I bought this plane from a David Stanley auction, it was cast iron and it had been dropped and broken in half. It had 2 brass mending plates either side holding it together, crudely done. My
intention was to use all the original infill and the beautiful bridge and make a dovetailed replica in bronze and brass. When I dismantled it I realized it was a very old plane as there were a few
hand cut screws holding the sole the the infill etc together. The original plane had a square back but because I have dovetailed it I have made it round backed. The front rosewood infill was in poor
shape lower down so I had to fully restore that piece before fitting it to the new plane. I also cut off and reshaped the top edge of the wedge because of more damage there. I lowered the bed angle
by 5 degrees using the original rosewood topped rear infill , this helped me to get the bridge lower in the new plane because it stuck up well above the top sides of the plane when whoever made it. A
big surprise appeared when I cleaned up the bridge, it was lightly engraved with an English rose, 2 Scottish thistles and 3 Irish shamrocks, surrounded with numerous leaves, incidentally the bridge
is bronze and it had 2 screws either side fixing it to the plane, which were all over the place so I drilled a new hole through the bridge and used a new pin in it, riveting it to the plane. I
sharpened the original James Howarth iron and the plane works like magic, I am very happy with the result.
The plane measures 7 3/4" x 1 7/8".
The broken components and the uncleaned bridge.
Two different makers?
Comparisons Between Speir and Spiers of Ayr.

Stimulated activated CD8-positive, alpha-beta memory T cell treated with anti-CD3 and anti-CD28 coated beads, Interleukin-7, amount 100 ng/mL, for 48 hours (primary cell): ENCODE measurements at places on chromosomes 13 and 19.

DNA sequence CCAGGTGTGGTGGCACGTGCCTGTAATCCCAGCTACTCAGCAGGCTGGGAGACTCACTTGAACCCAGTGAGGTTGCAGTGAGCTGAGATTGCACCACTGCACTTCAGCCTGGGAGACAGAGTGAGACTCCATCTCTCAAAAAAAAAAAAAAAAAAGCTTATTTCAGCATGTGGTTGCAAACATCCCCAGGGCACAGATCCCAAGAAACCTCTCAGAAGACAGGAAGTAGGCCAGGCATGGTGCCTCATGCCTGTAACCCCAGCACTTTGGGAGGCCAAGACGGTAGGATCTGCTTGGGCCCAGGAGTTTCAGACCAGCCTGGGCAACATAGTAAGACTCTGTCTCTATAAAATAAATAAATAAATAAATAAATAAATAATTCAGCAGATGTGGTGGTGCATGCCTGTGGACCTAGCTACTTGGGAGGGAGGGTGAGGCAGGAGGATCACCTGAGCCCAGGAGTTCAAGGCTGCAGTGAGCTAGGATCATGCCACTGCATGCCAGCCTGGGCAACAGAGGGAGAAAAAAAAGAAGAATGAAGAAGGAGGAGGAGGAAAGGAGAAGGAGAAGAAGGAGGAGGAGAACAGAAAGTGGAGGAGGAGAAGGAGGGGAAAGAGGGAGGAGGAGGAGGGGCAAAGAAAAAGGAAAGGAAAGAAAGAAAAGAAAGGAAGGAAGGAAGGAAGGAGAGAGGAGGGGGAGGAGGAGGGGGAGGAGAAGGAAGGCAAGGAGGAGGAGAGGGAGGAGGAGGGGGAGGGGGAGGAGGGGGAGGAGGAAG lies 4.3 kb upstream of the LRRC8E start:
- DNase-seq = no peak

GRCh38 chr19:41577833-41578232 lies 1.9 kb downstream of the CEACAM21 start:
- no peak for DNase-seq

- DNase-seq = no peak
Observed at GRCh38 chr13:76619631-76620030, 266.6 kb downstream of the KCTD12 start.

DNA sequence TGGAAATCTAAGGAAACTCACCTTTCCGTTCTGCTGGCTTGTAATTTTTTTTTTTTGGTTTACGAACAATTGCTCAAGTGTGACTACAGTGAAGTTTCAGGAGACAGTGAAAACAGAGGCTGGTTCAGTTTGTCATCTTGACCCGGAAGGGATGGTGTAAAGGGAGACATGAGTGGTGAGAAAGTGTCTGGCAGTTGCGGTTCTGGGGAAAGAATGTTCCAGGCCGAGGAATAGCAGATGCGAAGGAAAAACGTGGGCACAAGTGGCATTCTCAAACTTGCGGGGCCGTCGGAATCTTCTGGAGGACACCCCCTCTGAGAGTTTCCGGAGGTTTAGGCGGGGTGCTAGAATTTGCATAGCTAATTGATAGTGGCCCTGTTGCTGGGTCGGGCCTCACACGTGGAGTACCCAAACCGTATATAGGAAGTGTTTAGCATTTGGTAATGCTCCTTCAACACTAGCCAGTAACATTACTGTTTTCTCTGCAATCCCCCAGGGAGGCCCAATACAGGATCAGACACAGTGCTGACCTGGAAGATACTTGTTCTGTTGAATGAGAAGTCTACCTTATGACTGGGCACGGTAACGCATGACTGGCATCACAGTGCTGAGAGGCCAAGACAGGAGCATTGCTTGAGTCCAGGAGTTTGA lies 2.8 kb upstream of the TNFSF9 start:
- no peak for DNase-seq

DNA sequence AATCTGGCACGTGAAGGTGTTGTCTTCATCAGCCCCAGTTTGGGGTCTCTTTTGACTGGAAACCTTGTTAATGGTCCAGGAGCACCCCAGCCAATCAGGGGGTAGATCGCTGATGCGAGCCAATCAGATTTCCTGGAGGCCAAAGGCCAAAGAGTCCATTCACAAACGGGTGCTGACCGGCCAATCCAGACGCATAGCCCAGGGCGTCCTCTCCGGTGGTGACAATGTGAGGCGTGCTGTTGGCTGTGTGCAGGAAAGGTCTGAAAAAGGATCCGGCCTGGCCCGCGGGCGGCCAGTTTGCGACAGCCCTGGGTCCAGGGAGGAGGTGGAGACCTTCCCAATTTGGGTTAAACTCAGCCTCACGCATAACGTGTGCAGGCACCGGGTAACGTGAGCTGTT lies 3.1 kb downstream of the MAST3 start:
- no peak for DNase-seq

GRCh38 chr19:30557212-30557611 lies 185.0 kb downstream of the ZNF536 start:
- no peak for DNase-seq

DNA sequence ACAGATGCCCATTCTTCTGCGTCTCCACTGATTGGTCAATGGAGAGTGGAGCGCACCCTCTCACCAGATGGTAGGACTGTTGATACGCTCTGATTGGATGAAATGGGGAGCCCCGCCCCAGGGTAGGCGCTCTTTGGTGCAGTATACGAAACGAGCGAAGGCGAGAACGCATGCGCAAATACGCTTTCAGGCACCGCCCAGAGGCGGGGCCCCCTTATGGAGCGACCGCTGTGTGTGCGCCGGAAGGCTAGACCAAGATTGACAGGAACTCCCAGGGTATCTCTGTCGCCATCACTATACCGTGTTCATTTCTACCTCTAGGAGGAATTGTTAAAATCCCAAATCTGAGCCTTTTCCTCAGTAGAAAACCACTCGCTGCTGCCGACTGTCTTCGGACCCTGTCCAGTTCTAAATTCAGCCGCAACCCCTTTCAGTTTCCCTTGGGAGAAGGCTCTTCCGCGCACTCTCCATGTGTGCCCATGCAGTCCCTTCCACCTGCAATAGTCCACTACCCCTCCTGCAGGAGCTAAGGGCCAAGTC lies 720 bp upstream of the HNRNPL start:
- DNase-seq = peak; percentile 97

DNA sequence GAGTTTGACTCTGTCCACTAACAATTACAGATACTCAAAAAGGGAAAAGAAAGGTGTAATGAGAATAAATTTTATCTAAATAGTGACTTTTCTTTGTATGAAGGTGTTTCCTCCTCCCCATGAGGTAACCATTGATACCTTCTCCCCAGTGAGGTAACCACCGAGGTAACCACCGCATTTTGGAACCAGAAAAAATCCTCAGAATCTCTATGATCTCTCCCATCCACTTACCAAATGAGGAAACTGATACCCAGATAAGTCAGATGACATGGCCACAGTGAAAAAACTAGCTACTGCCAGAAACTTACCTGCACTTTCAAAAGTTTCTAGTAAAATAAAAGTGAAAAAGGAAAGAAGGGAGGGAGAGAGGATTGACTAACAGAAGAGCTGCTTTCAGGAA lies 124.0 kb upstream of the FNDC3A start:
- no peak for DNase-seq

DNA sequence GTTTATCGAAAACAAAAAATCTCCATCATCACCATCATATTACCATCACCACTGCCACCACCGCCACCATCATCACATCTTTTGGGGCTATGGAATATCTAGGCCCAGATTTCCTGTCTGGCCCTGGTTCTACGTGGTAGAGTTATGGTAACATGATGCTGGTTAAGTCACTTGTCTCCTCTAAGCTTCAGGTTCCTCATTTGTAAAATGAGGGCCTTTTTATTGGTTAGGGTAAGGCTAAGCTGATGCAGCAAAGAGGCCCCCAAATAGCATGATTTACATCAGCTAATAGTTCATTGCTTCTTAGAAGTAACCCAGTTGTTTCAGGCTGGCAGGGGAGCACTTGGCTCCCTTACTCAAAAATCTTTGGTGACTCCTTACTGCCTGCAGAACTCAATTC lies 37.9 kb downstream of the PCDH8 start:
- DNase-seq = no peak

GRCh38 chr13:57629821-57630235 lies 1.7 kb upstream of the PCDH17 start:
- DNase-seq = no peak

I have just purchased this plane for myself, as you all know I love mitre planes, it is a large heavy brass and steel dovetailed mitre plane by Speir, not Spiers. It has a rosewood infill,
unfortunately I had to make a new wedge as the damaged wedge which came with the plane just took the edge off it's appearance. I have now made a new rosewood wedge and I have placed the plane in
strong sunlight and already the new wedge has started to blend in with the front infill.
Very little is known about Speir as a plane maker, according to Nigel Lampert's book, no reference has been found to Speir as a plane maker, he thinks it was probably a different way of spelling
Spiers and that they were probably made by Spiers. In my mind this Speir plane has absolutely nothing to do with Spiers, I think it is earlier and it is entirely different to the later made Spiers.
The bridge has a beautiful cupid bow which is identical to the Rutherford maker in Nigel's book. Again very little is known about Rutherford as a maker.
These are the differences I have found between Speir ans Spiers of Ayr.
Speir plane. The brass sides of the plane and the bridge are much thicker. 2) The bridge is fixed either side with 3 brass pins, they could be tenons. 3) The cupid bow bridge is identical to a